The Covid-19 pandemic has accelerated the digitalization of finance departments. Make sure that your tax department doesn’t lag behind.
Who is driving the digital transformation of your enterprise? In 2019, the answer to this question would have ranged from CDO (Chief Digital Officer) to (CTO) Chief Technology Officer, or even the CEO (Chief Executive Officer). In 2020, the most likely answer is Covid-19.
This answer is a perfect reflection of the ground realities. Beyond deaths and suffering, the pandemic has also accelerated digitalization of businesses. Companies are rushing to achieve this digital transformation, which would ordinarily take five years, in a much shorter time span.
As lockdowns have shut down business-as-usual practices and driven employees to work from home, companies have had little choice but to digitally empower staff and change the way they have traditionally worked.
CFOs of global organisations have reacted with alacrity to the crisis. The short-term measures include liquidity management client credit management and enhanced communication with investors.
In the medium term, 71% of respondents in a CFO Pulse Check by Boston Consulting Group identified “Cost Reduction in the Finance Function” as one of their key objectives. To reduce these costs, between 75-83% of the respondents were looking at “Process Optimization, New Ways of Working and Digitization”.
A CFO Cohort by Gartner echoed these findings. While CFOs were planning to aggressively cut costs in areas like Real Estate and Marketing, they were looking to enhance spending on IT and Sales in order to invest in growth.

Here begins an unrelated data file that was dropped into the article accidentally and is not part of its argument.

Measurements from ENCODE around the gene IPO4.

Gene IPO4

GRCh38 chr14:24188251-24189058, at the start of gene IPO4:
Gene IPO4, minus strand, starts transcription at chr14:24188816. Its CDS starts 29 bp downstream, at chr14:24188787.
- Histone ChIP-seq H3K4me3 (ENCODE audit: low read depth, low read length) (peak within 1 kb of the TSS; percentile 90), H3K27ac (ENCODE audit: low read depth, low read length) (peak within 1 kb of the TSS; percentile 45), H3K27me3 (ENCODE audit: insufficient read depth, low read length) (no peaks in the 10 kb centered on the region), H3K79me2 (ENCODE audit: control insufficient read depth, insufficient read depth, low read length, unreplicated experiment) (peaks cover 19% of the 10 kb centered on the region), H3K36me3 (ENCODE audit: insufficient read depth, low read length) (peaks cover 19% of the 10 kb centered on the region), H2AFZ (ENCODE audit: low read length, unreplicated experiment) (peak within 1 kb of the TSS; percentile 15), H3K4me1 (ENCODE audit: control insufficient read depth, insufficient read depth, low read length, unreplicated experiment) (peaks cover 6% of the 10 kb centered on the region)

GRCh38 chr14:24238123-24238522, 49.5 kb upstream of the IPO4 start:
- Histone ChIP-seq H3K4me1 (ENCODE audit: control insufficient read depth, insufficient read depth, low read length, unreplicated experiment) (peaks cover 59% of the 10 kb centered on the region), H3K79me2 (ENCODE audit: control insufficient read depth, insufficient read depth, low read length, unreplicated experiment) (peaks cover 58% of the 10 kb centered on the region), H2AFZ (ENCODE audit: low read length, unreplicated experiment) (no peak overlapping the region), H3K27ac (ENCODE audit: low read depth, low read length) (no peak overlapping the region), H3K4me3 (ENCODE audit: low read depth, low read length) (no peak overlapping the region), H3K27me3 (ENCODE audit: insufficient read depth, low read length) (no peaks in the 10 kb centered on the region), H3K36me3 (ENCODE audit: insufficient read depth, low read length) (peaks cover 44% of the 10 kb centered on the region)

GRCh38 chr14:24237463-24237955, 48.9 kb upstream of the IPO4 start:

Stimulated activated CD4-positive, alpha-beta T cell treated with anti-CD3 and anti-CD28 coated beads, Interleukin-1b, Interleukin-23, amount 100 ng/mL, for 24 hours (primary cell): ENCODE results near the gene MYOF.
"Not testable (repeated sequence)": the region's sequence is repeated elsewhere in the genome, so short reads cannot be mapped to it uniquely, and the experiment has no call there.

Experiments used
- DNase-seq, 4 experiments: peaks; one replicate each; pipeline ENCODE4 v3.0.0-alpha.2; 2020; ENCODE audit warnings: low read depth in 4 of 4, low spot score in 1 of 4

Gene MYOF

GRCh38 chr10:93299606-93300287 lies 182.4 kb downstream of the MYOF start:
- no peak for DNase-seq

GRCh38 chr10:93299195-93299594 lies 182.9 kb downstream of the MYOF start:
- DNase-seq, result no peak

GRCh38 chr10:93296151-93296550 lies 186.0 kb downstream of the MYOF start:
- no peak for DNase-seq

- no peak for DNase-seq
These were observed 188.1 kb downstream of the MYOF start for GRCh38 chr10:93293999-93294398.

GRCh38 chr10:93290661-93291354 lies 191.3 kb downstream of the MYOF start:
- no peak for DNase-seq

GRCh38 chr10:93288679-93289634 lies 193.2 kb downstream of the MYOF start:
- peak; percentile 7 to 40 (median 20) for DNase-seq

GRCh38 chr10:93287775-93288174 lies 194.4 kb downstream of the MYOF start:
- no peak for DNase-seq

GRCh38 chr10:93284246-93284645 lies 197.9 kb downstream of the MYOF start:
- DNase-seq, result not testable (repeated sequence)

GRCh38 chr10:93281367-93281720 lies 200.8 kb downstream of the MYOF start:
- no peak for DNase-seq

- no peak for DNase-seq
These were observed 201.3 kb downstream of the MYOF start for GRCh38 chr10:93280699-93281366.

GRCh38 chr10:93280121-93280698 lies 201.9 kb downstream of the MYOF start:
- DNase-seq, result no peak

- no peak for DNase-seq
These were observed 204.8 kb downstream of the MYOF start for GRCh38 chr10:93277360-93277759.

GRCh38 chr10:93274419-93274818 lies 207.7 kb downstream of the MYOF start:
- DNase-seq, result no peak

Both these findings are not surprising. The speed and scale of the disruption caused by the pandemic are such that to cope with it, enterprises have had to make a-once-in-a-generation shift to new ways of working. And while how the post-Covid world will look is still uncertain, what is clear is that it will be more digital.
Since the outbreak, we have moved to leveraging technologies like Blockchain to increase efficiency of trade financing and payments.Jeremy Cheah, CFO of the Singapore-based agri-commodity trading giant Agrocorp International
Speaking at a webinar organised by Thomson Reuters, Neeraj Singhal – CFO of APAC BCD Travel, one of the world’s leading corporate travel firms, said that they have digitized entire processes to make document and workflows digital.
Deploying Tax Technology
One critical area that CFOs are looking at is transforming their tax departments by using the right technology. There are a few reasons for this. First is the fact that old methods of working are no longer feasible in a work-from-home scenario. Sharing of large excel sheets with tax data over mail would violate cyber-security protocols.
The second is that technology allows tax teams to factor in real-time financial information and latest tax laws and regulations to model different scenarios to determine their after-tax financial implications. These can range from potential tax consequences of different inventory and supply chain choices to ensuring that transfer pricing and intercompany transactions are in compliance with tax laws. These scenarios can then be converted into insights for the leadership to help in informed decision-making. All these are critical in avoiding risk of non-compliance.
The third and most important reason is that tax technology can help in saving tax leakages such as VAT overpayments. A study done a few years ago found that companies have an average error rate of 3% in their tax calculations. Most global enterprises pay 30-35% of their revenues as taxes. If that 3% error rate across these levies is corrected, it could save millions of dollars. With the right tax technology, companies will be able to better manage their tax rates across the globe.